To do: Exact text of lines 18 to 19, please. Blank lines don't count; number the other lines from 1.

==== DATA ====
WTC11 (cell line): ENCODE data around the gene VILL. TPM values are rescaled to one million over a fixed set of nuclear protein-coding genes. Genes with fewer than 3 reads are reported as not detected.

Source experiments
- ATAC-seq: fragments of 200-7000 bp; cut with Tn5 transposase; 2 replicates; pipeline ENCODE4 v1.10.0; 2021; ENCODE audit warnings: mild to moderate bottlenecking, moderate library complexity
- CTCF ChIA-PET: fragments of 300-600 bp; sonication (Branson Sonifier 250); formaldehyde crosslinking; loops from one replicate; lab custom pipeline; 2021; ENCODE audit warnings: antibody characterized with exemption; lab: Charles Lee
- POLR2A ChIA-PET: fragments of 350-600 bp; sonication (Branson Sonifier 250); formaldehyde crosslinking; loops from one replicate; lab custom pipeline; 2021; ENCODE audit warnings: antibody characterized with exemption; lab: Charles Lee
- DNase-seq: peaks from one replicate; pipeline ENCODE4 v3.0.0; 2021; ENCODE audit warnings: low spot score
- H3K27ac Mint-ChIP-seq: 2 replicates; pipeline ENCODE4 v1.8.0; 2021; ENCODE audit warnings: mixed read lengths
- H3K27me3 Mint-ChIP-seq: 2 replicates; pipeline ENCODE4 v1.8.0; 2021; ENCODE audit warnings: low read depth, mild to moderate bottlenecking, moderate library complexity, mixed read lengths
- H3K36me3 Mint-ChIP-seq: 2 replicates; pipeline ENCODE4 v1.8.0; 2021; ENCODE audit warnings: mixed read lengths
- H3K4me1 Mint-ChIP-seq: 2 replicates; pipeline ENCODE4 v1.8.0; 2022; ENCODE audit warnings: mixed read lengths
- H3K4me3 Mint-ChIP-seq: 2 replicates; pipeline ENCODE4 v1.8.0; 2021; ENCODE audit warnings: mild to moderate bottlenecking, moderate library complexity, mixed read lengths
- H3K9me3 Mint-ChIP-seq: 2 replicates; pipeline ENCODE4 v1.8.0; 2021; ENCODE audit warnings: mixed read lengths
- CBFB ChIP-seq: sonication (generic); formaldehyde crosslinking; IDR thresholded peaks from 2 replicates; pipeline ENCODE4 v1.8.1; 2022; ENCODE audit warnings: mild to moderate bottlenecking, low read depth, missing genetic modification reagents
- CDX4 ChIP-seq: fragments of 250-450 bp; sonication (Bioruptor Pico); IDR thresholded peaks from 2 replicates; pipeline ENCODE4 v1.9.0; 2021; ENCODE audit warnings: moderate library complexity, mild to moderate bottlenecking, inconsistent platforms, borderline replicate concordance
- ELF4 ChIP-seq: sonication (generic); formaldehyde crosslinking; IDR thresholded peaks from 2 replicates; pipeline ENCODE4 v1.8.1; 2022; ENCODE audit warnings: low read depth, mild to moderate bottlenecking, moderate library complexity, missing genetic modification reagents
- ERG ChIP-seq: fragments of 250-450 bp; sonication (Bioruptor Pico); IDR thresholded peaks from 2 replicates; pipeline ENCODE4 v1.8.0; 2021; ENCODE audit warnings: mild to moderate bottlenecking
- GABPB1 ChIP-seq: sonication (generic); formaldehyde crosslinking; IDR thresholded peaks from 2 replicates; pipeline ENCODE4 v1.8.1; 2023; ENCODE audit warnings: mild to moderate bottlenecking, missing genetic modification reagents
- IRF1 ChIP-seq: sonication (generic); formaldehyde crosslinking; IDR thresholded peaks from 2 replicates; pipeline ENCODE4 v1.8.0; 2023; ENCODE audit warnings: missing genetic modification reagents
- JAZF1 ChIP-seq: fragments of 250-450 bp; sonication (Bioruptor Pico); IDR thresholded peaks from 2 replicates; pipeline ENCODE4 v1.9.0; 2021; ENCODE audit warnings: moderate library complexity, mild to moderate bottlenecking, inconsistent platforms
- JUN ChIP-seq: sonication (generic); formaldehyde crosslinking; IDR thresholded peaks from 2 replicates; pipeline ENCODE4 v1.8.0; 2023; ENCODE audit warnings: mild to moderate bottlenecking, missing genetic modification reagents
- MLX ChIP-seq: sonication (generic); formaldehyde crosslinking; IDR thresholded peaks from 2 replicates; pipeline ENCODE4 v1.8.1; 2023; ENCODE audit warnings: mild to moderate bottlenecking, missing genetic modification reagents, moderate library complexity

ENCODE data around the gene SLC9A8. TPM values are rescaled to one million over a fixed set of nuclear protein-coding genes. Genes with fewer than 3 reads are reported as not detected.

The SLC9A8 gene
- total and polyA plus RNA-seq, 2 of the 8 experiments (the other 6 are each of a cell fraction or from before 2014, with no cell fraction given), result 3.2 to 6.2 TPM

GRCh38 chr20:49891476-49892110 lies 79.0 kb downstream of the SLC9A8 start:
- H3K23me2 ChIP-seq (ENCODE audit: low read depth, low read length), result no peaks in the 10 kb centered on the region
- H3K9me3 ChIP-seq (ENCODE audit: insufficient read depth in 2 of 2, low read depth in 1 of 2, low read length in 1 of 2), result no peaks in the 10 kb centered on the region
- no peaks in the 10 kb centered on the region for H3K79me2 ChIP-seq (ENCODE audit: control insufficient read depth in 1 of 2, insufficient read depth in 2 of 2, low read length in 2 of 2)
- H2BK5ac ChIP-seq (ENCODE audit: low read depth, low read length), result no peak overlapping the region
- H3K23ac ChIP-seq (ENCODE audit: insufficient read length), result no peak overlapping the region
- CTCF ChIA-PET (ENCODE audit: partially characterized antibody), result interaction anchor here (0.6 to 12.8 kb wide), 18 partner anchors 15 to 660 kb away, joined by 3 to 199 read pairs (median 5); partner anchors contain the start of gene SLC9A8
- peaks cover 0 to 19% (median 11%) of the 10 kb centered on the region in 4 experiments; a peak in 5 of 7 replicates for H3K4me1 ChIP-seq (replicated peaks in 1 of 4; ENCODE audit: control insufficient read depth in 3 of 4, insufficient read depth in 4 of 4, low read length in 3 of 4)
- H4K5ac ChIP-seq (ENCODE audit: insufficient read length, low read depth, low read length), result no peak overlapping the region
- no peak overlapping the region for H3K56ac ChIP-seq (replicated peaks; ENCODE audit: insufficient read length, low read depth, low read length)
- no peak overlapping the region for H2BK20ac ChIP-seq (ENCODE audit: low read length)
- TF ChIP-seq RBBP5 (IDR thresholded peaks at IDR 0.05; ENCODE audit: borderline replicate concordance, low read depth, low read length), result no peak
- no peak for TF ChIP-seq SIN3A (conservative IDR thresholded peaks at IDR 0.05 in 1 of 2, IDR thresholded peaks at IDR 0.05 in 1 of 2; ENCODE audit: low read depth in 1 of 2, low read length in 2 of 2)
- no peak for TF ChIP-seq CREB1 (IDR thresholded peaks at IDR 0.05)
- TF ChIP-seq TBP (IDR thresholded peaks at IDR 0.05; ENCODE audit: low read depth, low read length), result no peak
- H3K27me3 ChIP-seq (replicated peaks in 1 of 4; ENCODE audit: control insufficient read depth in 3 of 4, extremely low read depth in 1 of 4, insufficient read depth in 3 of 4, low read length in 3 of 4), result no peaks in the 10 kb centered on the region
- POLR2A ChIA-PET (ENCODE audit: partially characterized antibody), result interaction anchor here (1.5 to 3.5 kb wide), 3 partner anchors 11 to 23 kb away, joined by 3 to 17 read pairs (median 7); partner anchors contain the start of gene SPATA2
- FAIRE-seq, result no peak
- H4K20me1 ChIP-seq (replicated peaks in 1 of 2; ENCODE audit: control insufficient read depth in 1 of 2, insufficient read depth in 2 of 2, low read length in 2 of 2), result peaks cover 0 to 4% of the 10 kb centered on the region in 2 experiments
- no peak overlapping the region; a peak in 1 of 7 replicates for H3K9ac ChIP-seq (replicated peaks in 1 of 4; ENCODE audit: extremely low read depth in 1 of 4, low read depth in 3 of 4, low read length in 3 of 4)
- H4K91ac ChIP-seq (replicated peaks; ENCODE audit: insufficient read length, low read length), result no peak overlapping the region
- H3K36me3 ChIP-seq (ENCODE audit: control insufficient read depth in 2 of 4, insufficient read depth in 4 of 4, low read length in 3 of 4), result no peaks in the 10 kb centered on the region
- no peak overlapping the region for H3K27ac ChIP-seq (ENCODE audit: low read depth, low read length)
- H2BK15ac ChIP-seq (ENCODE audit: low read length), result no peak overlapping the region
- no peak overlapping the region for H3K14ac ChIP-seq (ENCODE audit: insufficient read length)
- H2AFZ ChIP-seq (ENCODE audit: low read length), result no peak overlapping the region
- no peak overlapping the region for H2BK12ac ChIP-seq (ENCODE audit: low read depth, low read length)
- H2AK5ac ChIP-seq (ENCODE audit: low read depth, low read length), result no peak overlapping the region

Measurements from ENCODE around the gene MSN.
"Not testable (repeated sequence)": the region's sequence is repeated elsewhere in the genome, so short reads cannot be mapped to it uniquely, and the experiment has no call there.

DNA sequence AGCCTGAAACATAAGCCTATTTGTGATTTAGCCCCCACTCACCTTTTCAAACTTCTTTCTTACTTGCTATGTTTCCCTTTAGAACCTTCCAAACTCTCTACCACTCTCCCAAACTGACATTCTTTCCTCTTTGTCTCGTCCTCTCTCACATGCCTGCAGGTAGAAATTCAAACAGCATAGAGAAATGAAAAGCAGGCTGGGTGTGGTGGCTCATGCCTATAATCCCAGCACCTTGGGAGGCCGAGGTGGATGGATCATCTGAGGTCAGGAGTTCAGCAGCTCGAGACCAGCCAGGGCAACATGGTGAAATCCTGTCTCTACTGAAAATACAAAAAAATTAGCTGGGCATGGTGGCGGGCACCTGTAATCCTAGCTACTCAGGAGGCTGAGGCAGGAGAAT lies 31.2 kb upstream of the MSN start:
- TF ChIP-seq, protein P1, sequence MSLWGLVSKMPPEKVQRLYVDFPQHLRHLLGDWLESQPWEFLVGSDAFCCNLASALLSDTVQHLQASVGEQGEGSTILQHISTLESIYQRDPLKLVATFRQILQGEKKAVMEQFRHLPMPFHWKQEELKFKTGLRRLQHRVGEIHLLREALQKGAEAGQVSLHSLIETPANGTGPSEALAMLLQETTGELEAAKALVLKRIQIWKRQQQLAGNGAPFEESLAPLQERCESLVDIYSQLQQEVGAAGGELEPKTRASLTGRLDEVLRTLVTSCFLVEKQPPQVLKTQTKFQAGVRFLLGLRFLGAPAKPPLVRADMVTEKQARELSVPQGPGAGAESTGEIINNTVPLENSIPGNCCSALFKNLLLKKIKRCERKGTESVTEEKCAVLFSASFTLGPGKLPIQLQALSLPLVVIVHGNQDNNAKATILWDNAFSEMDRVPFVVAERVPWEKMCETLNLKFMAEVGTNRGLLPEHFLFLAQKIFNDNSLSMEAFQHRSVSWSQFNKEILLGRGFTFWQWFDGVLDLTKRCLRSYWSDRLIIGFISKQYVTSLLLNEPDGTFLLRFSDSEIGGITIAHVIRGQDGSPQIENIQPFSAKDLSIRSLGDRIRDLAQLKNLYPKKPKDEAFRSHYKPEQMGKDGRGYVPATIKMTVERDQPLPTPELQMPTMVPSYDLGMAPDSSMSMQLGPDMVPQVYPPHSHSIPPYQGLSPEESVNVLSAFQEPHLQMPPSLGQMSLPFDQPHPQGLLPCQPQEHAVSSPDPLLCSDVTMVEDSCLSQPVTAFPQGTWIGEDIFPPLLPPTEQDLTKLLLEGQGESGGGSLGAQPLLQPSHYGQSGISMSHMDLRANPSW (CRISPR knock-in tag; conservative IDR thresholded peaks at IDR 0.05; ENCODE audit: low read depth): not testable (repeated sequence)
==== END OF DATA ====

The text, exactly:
- IRF1 ChIP-seq: sonication (generic); formaldehyde crosslinking; IDR thresholded peaks from 2 replicates; pipeline ENCODE4 v1.8.0; 2023; ENCODE audit warnings: missing genetic modification reagents
- JAZF1 ChIP-seq: fragments of 250-450 bp; sonication (Bioruptor Pico); IDR thresholded peaks from 2 replicates; pipeline ENCODE4 v1.9.0; 2021; ENCODE audit warnings: moderate library complexity, mild to moderate bottlenecking, inconsistent platforms